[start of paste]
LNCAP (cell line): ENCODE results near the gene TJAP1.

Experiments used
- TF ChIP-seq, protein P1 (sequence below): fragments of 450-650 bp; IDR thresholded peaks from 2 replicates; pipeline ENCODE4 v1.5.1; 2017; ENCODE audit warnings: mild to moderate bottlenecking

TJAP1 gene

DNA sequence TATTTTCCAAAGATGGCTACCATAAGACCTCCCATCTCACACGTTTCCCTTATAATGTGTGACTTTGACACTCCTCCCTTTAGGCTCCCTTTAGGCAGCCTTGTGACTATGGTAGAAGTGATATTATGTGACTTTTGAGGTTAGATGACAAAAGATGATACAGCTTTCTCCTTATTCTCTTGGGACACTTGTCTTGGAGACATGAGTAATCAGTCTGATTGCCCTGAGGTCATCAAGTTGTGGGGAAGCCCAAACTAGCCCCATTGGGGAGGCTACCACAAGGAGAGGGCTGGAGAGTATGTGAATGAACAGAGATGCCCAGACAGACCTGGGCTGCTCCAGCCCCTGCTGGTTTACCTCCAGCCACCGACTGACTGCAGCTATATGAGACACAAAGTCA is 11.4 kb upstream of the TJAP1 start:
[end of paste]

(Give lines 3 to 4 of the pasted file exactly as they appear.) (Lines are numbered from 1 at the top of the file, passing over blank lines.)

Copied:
- TF ChIP-seq, protein P1 (sequence below): fragments of 450-650 bp; IDR thresholded peaks from 2 replicates; pipeline ENCODE4 v1.5.1; 2017; ENCODE audit warnings: mild to moderate bottlenecking

TJAP1 gene